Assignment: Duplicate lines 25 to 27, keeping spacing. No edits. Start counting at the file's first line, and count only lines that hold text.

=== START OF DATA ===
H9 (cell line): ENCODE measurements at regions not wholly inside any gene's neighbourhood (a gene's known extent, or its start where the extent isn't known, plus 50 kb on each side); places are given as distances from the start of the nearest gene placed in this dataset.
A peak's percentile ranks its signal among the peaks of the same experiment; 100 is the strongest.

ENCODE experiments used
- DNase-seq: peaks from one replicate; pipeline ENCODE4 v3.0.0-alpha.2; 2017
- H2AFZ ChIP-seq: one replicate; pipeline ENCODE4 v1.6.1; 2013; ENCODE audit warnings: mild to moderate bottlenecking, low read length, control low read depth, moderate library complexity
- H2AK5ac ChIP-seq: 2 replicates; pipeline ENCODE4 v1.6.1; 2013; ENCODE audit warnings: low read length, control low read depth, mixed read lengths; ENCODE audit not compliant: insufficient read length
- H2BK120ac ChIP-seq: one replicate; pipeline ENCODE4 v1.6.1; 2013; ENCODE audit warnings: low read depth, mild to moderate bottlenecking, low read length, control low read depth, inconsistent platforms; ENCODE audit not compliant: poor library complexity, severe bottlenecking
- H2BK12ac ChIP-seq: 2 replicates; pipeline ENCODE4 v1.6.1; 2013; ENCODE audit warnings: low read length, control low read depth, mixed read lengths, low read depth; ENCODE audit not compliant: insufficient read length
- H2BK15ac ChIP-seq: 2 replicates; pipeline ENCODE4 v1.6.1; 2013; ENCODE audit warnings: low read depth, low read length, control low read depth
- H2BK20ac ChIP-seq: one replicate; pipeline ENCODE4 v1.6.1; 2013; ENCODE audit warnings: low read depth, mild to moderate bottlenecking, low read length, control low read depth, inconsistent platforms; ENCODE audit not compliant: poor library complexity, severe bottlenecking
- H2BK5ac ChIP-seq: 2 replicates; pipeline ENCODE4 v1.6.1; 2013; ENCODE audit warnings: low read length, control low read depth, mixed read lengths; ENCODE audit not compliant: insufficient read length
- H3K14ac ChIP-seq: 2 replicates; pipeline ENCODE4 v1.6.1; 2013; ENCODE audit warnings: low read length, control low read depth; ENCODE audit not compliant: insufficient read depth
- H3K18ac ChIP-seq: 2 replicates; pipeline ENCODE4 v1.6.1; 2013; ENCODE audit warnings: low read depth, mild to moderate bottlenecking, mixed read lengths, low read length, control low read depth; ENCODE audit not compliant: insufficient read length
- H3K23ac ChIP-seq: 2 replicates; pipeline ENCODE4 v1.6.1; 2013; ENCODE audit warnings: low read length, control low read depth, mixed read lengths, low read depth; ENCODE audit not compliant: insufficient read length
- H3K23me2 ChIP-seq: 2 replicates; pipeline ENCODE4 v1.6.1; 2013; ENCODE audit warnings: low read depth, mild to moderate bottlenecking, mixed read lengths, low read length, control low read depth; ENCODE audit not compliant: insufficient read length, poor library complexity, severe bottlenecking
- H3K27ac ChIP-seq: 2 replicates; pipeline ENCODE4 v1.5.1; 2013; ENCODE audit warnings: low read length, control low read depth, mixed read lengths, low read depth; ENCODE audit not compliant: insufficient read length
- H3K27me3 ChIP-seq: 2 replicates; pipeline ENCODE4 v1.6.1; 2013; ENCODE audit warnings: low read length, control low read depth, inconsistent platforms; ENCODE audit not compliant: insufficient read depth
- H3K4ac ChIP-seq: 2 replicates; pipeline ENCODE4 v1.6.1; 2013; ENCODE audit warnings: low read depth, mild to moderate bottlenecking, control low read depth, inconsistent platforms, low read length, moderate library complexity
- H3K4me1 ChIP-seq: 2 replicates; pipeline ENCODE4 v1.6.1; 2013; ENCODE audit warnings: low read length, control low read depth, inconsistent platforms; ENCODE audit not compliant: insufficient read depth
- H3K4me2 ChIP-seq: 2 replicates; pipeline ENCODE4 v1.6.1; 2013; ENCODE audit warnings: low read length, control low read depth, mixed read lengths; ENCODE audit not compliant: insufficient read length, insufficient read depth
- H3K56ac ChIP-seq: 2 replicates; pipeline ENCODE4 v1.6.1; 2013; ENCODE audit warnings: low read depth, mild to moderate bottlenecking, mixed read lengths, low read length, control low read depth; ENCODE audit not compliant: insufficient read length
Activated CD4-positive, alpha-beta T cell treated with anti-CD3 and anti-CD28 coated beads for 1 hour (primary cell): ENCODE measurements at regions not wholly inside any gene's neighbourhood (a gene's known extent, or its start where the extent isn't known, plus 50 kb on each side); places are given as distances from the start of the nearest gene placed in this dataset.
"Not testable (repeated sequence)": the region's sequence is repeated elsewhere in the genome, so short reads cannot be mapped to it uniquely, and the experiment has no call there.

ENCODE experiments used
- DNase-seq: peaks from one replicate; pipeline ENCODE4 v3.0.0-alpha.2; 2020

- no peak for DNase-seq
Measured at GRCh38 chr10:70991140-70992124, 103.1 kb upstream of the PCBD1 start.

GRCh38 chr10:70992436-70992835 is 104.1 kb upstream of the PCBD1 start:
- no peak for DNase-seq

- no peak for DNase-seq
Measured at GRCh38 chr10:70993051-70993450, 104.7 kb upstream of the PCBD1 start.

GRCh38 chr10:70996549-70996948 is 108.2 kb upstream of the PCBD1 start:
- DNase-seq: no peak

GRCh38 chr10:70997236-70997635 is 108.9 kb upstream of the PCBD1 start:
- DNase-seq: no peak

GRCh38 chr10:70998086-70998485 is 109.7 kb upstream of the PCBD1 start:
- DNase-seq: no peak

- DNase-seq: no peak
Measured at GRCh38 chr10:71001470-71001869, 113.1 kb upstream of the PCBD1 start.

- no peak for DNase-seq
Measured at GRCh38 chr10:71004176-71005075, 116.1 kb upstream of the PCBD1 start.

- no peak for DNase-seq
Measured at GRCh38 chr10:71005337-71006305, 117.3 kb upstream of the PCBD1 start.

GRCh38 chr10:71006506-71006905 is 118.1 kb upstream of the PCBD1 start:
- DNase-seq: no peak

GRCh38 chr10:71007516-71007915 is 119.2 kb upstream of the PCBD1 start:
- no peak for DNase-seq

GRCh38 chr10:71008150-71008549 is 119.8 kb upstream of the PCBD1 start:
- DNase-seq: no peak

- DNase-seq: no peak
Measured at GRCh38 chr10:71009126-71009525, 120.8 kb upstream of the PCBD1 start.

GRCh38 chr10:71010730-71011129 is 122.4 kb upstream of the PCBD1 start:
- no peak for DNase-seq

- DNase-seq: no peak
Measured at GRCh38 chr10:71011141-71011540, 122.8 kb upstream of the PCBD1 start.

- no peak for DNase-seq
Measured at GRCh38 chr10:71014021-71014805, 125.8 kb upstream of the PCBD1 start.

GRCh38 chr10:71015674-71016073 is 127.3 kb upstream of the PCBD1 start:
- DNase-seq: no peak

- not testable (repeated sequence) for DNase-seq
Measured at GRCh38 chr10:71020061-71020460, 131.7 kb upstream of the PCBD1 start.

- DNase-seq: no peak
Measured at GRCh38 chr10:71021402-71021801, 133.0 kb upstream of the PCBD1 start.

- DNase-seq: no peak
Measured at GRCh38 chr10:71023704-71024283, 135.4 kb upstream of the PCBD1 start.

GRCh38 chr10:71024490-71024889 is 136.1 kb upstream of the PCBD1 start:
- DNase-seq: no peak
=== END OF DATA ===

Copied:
- DNase-seq: peaks from one replicate; pipeline ENCODE4 v3.0.0-alpha.2; 2020

- no peak for DNase-seq
Measured at GRCh38 chr10:70991140-70992124, 103.1 kb upstream of the PCBD1 start.